7. Color

Color has subliminal meaning in most societies; its own language. In the U.S., would you expect a stop sign to be purple? Green is go, yellow is caution, red is stop or danger.

Imagine a bar graph with eight rainbow colors, one for each bar. Do the colors tell the jurors anything important? Not likely. In contrast, had all but one of the bars on the graph been green, the other being red, what assumptions could you make about the significance of the red bar?

8. Rehearse

Be comfortable with the design or 'personality' of your digital presentation. Just as people have different styles of dressing, and feel awkward in clothes that are not consistent with their self-image, you will appear awkward if try to deliver a presentation that does not integrate well with your personal style.

9. Pacing

One of the most powerful features of slide shows is the ability to teach detail slowly and methodically. A good story unfolds one fact at a time.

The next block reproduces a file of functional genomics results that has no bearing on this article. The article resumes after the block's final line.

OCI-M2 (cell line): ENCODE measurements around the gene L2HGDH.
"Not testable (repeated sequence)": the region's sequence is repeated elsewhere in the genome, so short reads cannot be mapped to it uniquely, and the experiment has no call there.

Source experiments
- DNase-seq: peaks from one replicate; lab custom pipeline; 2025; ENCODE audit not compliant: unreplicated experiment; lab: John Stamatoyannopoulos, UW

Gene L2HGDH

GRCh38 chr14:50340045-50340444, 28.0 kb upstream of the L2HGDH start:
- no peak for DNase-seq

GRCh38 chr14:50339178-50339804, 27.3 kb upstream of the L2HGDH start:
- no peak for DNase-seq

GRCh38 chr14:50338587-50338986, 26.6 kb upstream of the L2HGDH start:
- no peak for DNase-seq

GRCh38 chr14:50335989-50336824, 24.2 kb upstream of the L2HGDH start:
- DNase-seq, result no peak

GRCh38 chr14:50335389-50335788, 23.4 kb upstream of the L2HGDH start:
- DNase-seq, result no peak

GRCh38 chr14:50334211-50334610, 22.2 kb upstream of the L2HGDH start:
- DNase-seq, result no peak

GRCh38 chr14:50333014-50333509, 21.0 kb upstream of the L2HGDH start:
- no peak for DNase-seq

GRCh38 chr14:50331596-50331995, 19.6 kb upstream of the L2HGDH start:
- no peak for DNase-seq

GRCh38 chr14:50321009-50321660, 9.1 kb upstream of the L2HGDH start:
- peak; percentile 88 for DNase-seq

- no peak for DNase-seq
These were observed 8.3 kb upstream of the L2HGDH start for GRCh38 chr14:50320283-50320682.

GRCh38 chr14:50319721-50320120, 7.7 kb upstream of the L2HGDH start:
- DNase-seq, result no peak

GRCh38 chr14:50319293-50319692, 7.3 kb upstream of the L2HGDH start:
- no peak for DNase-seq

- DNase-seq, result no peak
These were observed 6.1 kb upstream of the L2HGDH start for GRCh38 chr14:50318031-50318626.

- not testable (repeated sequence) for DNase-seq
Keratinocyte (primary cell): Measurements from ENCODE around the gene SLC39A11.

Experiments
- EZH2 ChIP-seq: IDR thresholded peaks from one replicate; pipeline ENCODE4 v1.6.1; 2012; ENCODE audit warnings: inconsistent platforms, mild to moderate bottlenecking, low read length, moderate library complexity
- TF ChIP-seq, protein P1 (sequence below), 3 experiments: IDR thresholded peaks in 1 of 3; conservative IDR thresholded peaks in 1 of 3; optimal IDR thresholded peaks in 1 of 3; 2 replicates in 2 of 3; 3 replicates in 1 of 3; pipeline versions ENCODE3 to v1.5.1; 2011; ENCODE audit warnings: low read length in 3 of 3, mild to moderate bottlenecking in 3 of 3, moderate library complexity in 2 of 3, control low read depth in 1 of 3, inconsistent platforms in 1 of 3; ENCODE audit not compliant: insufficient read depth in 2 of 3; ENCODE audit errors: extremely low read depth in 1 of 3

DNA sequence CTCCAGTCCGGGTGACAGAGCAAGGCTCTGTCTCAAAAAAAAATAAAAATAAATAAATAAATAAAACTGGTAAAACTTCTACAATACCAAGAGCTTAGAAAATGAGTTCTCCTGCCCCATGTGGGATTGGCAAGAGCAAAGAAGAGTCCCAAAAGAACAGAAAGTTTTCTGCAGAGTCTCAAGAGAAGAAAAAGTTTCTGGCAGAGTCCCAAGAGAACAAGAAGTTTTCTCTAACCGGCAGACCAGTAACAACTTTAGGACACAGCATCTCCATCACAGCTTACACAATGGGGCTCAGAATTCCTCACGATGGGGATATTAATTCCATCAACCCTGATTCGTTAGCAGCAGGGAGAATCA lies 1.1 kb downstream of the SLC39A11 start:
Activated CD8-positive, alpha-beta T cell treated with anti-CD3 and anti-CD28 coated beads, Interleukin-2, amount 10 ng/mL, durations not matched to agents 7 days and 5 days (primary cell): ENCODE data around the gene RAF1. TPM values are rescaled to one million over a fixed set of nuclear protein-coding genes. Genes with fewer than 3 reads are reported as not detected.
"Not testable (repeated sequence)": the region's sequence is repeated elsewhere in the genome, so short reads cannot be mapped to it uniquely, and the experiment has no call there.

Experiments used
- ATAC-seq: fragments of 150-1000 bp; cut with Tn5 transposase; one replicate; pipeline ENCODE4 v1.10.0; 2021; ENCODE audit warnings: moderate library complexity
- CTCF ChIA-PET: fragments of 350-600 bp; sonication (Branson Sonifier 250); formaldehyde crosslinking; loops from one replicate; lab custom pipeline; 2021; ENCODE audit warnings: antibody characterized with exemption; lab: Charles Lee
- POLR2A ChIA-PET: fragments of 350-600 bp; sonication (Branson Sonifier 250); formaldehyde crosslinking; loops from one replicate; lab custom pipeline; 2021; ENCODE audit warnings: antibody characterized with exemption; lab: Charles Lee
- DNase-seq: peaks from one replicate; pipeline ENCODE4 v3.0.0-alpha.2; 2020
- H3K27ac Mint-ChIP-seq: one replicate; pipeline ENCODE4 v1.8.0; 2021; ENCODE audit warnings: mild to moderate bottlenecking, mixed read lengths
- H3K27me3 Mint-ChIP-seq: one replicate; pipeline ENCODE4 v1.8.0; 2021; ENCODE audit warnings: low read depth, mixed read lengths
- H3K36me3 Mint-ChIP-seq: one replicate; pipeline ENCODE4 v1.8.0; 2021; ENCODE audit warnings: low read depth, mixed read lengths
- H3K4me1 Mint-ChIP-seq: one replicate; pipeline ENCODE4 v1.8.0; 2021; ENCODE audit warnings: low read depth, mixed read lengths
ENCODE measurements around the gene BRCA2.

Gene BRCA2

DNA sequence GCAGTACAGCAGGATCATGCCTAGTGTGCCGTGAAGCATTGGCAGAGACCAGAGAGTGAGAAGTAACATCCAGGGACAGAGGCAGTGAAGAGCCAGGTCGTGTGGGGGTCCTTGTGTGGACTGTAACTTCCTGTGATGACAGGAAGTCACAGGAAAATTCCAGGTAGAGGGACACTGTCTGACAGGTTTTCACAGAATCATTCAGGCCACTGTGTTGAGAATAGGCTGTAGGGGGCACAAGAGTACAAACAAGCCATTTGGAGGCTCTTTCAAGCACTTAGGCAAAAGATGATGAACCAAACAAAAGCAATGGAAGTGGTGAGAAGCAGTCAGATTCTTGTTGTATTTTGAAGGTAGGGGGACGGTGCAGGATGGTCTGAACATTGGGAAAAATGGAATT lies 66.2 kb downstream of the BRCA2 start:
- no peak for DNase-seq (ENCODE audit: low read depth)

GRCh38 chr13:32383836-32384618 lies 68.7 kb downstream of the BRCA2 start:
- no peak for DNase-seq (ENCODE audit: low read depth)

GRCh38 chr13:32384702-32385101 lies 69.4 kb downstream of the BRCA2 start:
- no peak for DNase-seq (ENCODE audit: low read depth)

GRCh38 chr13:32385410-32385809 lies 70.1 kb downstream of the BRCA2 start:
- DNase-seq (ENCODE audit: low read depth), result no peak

Let each new fact build on the credibility of the last, and support the overall message. Give your audience the time to absorb each fact.

If you reveal a complete list of bullets at once, the jury will read the list rather than listen to your explanations. Revelation lets you control the learning process.

10. The Other Witness

Similarly, consider when the monitors should not display an image. Suppose you have a very credible witness whose testimony is critical to understanding your case. If you do not have slides to support that testimony, leave the screen blank.

Do not reveal your next slide or people will naturally read it, rather than listen to the testimony of your expert. On the other hand, if your witness makes a weak appearance, you may choose to allow the distraction, diverting attention away from the speaker.

A persuasive presentation delivers a consistent message in all of its aspects. Appearances are important. Clumsy appearance delivers a clumsy message. A well-tailored presentation is authoritative, and credible. A presentation enhanced by persuasive demonstrative offers the competitive edge necessary to prevail in legal proceedings.

Samuel H. Solomon is the CEO of DOAR, headquartered in Rockville Centre, N.Y. He is co-author of PowerPoint for Litigators, published by the National Institute for Trial Advocacy.